Palestinian alumni inspire through 'Chevening Inspirations'
Who is more inspirational than the young leaders who achieved excellence through Chevening?
With this in mind, the British Consulate General in Jerusalem organised a series of TED Talk-style events to inspire others and bring in the motivational spirit. The Chevening programme in the Occupied Palestinian Territories has more than 250 alumni, who have become distinguished leaders and influencers in a variety of fields including medicine, science, economics, the arts, and humanities.
The first Chevening Inspirations event took place in a cosy venue in Ramallah, focusing on creative arts and culture. Four Chevening Alumni introduced us to their personal stories, revealing the hidden influences and adventures that shaped them.
First up, Amer Al-Shomali studied Animations and Arts at Bournemouth University. He told us about his experience using art to reflect the socio-political scene. Amer has become known worldwide for his documentary film 'The Wanted 18' which received awards in the Abu Dhabi, Carthage, Traverse City, and Al-Jazeera Film Festivals. The film was also on the official submission lists for the foreign language and documentary categories of the 88th Oscars.
In a journey full of coincidences, Amer took us with him as he told us the story of how he changed his career from being an architect into being first a cartoonist, then an artist and finally a professional filmmaker.
'Never stick to riding a taxicab! Get into public transportation, you might end up with some stranger on the road, and that stranger may change your life forever– this is what happened with me when I got hooked on filmmaking and the world of animation.'
In 2006, our second speaker Iman Hammouri received a call while she was finishing her MA in Strategic Planning at the London School of Economics. The Popular Art Centre in Ramallah, which represents Palestinian cultural heritage, was dying. Iman decided she had to do something and took responsibility for the centre right after her graduation. Against all odds, Iman has developed the Popular Art Centre to hold the biggest annual Palestinian cultural festival and to promote the freedom of Palestinians to perform in a context of daily restrictions faced on the freedom of basic movement.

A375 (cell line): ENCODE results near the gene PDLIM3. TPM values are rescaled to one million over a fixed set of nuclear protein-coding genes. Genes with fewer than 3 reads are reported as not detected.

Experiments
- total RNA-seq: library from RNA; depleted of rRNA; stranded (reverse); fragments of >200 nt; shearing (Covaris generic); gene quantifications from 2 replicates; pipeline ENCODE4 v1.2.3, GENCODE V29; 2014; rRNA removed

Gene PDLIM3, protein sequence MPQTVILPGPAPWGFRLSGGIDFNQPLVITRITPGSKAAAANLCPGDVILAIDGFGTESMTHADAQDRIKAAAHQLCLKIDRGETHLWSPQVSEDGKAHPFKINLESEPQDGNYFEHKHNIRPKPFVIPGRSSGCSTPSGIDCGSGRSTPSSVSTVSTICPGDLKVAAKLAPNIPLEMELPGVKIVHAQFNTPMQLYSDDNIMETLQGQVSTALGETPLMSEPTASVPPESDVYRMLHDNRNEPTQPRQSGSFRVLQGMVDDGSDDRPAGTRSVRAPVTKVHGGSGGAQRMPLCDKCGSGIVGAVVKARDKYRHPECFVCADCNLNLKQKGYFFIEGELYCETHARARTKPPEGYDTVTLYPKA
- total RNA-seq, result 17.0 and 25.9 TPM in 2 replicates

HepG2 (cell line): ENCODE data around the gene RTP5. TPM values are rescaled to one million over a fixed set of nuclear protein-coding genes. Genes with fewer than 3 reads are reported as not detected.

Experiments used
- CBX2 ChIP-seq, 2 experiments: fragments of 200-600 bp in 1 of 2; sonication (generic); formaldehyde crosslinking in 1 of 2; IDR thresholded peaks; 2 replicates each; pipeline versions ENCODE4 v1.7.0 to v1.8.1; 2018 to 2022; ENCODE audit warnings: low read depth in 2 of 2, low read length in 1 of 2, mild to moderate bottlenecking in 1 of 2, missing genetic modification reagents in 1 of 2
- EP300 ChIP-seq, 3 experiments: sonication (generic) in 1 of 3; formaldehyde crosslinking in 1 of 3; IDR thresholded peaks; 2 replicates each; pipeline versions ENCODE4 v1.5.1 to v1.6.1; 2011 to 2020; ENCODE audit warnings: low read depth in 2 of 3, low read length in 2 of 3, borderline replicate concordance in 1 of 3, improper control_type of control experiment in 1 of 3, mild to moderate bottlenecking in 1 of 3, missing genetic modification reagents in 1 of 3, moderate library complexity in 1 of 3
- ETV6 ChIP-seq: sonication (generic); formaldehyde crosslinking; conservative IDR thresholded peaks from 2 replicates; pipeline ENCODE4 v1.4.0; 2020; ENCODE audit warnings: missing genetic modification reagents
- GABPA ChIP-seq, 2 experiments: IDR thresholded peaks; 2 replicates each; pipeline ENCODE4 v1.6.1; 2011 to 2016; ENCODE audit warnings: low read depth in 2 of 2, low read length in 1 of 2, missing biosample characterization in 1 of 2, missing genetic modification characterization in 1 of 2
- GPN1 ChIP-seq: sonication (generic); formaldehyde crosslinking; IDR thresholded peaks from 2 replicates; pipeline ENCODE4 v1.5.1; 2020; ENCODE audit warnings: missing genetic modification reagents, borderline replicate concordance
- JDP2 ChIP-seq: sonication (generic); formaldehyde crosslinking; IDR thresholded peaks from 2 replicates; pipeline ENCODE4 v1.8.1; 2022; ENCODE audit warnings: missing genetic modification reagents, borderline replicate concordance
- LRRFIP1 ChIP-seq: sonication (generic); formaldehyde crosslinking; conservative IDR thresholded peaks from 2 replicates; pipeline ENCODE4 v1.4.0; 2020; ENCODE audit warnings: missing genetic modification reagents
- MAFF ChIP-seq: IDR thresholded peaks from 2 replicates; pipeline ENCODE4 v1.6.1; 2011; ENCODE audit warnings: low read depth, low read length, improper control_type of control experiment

'When applying for Chevening, I was told that the award was too competitive for me, but I filled out the application anyway. Eventually, it turned out that I was the best competitor after all.'
Manal Awad spoke about her experience as the first Palestinian to specialise in Theatre Directing at the Royal Academy of Art in London. Manal proudly described the look on the faces of the committee that awarded her with the scholarship when she broke the news of her acceptance at the Royal Academy. Manal’s capabilities have enabled her to rise above all the struggles she faces as a comedian, an actor, a director, and above all, as a female performer. You can laugh at one of her stand-up comedy performances, or be drawn in by her strong acting in Dégradé, a locally made film that’s gone universal.
On a different note, Mohammed Rabah, a fresh graduate of Community and Youth Work at Durham University, enthused us with his interest in non-formal learning, education, and intercultural learning. He drew us into his experience in creating a multicultural dialogue between British and Palestinian youth in the UK.
Chevening Inspirations stimulated plenty of thought, discussion and many new resolutions among the audience to work towards their goals. A success provoked by the promising leaders of Chevening.